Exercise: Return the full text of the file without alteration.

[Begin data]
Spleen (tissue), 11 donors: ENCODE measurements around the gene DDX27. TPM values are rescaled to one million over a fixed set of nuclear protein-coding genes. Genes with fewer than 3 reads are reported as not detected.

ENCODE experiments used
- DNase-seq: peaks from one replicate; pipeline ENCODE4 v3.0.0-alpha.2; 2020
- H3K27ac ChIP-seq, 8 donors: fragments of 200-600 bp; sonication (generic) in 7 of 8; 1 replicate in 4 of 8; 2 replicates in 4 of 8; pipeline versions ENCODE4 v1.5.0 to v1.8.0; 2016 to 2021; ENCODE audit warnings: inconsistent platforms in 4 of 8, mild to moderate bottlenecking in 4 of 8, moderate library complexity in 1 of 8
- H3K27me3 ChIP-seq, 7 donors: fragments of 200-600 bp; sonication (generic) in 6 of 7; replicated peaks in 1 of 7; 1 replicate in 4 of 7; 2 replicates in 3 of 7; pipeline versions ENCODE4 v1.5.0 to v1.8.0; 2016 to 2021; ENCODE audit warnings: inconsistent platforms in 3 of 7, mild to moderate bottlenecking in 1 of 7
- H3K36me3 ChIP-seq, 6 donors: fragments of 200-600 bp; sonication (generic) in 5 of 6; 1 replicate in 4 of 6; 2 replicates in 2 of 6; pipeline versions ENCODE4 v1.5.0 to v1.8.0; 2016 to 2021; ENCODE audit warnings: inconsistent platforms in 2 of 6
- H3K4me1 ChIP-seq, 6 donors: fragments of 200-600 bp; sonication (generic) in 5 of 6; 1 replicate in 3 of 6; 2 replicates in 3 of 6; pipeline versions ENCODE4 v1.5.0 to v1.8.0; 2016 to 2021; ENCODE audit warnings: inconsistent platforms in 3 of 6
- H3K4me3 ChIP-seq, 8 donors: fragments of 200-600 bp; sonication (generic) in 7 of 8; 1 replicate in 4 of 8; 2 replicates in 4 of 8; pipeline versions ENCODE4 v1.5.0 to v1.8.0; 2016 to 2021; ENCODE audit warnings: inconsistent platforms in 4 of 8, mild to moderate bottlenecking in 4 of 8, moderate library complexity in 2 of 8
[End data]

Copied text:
Spleen (tissue), 11 donors: ENCODE measurements around the gene DDX27. TPM values are rescaled to one million over a fixed set of nuclear protein-coding genes. Genes with fewer than 3 reads are reported as not detected.

ENCODE experiments used
- DNase-seq: peaks from one replicate; pipeline ENCODE4 v3.0.0-alpha.2; 2020
- H3K27ac ChIP-seq, 8 donors: fragments of 200-600 bp; sonication (generic) in 7 of 8; 1 replicate in 4 of 8; 2 replicates in 4 of 8; pipeline versions ENCODE4 v1.5.0 to v1.8.0; 2016 to 2021; ENCODE audit warnings: inconsistent platforms in 4 of 8, mild to moderate bottlenecking in 4 of 8, moderate library complexity in 1 of 8
- H3K27me3 ChIP-seq, 7 donors: fragments of 200-600 bp; sonication (generic) in 6 of 7; replicated peaks in 1 of 7; 1 replicate in 4 of 7; 2 replicates in 3 of 7; pipeline versions ENCODE4 v1.5.0 to v1.8.0; 2016 to 2021; ENCODE audit warnings: inconsistent platforms in 3 of 7, mild to moderate bottlenecking in 1 of 7
- H3K36me3 ChIP-seq, 6 donors: fragments of 200-600 bp; sonication (generic) in 5 of 6; 1 replicate in 4 of 6; 2 replicates in 2 of 6; pipeline versions ENCODE4 v1.5.0 to v1.8.0; 2016 to 2021; ENCODE audit warnings: inconsistent platforms in 2 of 6
- H3K4me1 ChIP-seq, 6 donors: fragments of 200-600 bp; sonication (generic) in 5 of 6; 1 replicate in 3 of 6; 2 replicates in 3 of 6; pipeline versions ENCODE4 v1.5.0 to v1.8.0; 2016 to 2021; ENCODE audit warnings: inconsistent platforms in 3 of 6
- H3K4me3 ChIP-seq, 8 donors: fragments of 200-600 bp; sonication (generic) in 7 of 8; 1 replicate in 4 of 8; 2 replicates in 4 of 8; pipeline versions ENCODE4 v1.5.0 to v1.8.0; 2016 to 2021; ENCODE audit warnings: inconsistent platforms in 4 of 8, mild to moderate bottlenecking in 4 of 8, moderate library complexity in 2 of 8